Labour MP Ruth Smeeth Targeted By '25,000 Abusive Messages In Jeremy Corbyn's Name'

Ruth Smeeth Labour MP for Stoke on Trent North and Kidgrove
Ruth Smeeth Labour MP for Stoke on Trent North and Kidgrove
Nicola Tree via Getty Images

Jeremy Corbyn should do more to crack down on the abuse of MPs being carried out “in his name”, a Labour backbencher has said.

Ruth Smeeth said this morning she had received 25,000 pieces of abuse since the end of June alone - with 20,000 coming in just one 12-hour period.

Police are investigating anti-Semitic comments targeting the Stoke-on-Trent North MP.

Smeeth told the BBC today that Corbyn could “personally do something” to stop the online attacks on MPs:

“This is being done in his name, not by him, but in his name. He should be naming and shaming some of the worst perpetrators and making it clear publicly that they do not speak for him - that this is unacceptable.”

In a statement to the BBC, Cobyn’s office said: “No abuse is carried out in Jeremy’s name and no one responsible for abuse is a genuine supporter of Jeremy’s, who has repeatedly called for a kinder gentler politics.”

Smeeth, who is Jewish, has said Corbyn should resign as Labour leader because the party is no longer a “safe space for British Jews” with him in charge.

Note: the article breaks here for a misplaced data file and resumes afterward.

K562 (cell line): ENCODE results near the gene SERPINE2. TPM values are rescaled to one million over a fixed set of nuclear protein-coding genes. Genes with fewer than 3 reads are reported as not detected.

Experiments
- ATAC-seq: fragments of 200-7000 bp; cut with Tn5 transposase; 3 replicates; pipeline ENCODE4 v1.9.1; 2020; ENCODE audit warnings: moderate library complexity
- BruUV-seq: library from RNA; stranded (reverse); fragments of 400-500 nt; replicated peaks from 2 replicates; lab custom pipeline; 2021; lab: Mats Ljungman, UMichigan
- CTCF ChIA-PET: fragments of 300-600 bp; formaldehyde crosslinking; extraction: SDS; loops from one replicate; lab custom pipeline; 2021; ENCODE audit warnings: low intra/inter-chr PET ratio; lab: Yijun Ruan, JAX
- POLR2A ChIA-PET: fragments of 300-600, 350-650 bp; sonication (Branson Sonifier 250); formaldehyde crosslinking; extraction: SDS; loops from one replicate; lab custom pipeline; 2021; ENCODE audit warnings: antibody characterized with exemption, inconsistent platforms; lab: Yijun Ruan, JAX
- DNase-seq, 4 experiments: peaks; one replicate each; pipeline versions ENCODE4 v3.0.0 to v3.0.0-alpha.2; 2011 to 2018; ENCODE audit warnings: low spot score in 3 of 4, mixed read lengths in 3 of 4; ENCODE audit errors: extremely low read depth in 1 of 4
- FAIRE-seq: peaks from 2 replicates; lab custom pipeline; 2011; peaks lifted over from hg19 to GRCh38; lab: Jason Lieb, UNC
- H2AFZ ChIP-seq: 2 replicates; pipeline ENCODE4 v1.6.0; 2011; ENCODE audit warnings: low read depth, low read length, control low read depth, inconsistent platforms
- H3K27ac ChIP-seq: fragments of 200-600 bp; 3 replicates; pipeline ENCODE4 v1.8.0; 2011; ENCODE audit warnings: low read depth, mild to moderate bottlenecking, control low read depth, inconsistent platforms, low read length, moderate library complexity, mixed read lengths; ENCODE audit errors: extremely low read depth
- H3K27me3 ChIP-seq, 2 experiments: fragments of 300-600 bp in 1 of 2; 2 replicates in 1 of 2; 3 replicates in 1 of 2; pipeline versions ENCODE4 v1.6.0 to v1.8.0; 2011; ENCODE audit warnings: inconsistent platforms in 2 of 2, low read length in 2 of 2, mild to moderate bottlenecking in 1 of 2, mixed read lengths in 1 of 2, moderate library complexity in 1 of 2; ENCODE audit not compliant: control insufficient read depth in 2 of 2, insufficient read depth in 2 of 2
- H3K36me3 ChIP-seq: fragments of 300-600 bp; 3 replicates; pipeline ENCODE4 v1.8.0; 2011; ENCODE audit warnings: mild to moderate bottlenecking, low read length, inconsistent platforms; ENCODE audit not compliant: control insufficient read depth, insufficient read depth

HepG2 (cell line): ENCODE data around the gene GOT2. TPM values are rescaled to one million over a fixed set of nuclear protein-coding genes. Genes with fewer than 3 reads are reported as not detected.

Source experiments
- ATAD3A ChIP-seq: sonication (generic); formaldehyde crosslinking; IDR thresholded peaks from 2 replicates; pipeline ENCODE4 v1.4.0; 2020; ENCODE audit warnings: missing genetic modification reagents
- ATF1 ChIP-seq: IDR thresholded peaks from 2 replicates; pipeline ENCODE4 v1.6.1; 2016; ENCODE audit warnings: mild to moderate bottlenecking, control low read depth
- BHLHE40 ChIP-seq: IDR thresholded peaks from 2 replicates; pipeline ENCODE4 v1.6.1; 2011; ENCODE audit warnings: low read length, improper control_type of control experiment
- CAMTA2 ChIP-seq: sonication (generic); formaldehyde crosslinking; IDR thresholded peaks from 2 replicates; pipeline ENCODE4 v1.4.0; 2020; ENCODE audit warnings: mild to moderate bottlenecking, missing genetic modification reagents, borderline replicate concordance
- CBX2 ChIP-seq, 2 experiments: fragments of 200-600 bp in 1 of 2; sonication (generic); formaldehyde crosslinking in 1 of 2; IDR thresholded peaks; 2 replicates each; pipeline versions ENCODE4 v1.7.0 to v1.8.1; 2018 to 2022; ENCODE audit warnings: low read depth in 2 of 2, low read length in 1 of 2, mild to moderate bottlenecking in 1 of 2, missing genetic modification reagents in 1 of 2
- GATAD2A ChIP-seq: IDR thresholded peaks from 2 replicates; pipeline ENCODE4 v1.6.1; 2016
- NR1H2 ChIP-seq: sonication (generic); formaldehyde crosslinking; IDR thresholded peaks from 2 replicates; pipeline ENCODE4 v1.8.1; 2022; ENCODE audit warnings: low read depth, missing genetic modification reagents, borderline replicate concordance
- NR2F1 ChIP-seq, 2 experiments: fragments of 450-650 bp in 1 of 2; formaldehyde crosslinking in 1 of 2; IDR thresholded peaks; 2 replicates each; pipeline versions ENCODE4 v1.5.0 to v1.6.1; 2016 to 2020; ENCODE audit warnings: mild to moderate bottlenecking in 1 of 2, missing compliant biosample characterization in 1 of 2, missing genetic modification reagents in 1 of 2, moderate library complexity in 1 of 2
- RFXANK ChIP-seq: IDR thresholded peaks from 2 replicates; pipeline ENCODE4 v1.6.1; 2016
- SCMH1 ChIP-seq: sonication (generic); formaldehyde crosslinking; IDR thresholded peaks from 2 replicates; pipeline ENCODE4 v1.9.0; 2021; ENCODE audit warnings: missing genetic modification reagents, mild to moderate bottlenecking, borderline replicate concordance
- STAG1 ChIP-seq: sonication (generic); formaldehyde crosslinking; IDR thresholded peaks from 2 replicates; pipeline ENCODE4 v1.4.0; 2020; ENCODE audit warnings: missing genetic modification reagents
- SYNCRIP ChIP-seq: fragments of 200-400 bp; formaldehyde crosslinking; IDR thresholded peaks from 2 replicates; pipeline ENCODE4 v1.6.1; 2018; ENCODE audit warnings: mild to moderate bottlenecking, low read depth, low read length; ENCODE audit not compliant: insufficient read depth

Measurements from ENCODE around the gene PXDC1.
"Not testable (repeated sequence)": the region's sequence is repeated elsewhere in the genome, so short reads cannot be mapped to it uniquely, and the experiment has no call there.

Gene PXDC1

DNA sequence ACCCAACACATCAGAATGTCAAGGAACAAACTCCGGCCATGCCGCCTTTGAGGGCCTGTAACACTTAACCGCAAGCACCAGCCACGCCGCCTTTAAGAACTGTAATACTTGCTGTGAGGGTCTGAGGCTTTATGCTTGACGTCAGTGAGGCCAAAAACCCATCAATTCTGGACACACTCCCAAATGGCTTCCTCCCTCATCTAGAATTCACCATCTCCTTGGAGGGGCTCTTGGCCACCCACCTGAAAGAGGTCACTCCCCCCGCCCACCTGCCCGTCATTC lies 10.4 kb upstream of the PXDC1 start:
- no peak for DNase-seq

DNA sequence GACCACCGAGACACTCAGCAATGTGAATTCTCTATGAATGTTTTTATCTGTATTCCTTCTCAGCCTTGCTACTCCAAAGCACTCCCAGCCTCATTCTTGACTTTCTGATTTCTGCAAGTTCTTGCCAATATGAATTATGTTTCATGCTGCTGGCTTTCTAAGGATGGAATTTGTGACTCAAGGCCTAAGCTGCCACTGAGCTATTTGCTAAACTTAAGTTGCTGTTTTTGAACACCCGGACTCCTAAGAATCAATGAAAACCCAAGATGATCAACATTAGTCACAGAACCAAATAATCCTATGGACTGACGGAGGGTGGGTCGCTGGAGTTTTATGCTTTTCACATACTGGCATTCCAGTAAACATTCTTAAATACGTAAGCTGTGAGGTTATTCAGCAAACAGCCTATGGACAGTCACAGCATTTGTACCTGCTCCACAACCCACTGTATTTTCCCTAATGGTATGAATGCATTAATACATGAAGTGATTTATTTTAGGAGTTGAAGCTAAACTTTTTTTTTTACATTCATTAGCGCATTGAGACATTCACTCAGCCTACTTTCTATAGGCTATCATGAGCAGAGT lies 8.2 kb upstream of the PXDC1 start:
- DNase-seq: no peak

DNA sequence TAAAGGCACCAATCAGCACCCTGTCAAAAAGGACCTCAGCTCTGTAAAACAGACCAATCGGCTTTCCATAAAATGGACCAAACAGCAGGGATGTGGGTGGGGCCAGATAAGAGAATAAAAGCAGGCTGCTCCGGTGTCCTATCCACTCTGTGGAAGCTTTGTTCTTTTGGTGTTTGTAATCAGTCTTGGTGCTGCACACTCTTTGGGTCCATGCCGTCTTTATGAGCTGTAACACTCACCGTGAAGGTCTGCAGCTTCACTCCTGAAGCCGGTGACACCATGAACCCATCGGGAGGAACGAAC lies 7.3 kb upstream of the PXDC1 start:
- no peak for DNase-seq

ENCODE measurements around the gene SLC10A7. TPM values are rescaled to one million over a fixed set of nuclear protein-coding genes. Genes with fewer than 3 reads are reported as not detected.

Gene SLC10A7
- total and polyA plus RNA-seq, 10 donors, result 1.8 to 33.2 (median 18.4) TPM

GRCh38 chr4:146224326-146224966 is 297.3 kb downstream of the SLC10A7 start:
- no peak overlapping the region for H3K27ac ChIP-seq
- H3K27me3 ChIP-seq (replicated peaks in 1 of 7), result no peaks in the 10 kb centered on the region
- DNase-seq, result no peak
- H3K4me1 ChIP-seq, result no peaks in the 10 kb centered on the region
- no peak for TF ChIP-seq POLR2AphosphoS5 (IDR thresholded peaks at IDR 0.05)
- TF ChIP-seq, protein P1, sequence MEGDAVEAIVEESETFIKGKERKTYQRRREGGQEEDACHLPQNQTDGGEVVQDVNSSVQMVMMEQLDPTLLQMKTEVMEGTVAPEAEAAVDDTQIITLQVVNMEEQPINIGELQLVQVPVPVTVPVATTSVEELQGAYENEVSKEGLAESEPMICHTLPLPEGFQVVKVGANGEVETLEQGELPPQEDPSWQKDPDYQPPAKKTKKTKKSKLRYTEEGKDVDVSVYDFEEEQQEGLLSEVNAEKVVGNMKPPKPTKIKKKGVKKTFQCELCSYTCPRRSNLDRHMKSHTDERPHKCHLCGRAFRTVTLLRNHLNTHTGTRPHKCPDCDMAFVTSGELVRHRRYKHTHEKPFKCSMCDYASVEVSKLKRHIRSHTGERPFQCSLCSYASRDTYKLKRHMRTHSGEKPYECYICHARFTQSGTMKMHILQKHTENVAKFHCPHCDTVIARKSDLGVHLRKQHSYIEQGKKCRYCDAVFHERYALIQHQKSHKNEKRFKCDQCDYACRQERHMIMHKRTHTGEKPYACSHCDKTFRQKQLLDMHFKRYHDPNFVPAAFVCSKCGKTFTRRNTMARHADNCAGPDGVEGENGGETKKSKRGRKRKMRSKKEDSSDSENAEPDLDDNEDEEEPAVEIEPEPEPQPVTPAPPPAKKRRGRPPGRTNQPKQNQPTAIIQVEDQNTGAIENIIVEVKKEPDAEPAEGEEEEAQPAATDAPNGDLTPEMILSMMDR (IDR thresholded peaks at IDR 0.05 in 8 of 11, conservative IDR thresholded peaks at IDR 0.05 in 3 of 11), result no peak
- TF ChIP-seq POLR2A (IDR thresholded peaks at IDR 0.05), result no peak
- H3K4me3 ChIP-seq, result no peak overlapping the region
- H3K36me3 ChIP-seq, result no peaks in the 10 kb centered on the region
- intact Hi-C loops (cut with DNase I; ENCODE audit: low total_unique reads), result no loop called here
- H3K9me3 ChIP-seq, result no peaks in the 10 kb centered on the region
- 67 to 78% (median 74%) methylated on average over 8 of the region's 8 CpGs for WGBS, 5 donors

She made the call after walking out of a anti-Semitism event attended by Corbyn after being accused by a Momentum activist, captured on film above, of working “hand-in-hand” with the media to damage the Labour leader.

Earlier this week, Labour MP Chris Bryant revealed 25 MPs from different parties had been sent a photo of someone who has been beheaded.

“More than two dozen of us have now had an identical email which says warning I am going to kill you and all of your family with a very unpleasant photo attached,” the former shadow cabinet minister told LBC.

“All the death threats I have had as an MP have all been through social media, either Twitter or Facebook or emails.”

Speaking at the launch of his “digital manifesto” on Tuesday, Corbyn said there should be “quite strict codes of conduct” for how people behave online.

“I absolutely will not allow any sort of it whatsoever anywhere around our campaign - we do chase it down, we do stop it,” he said.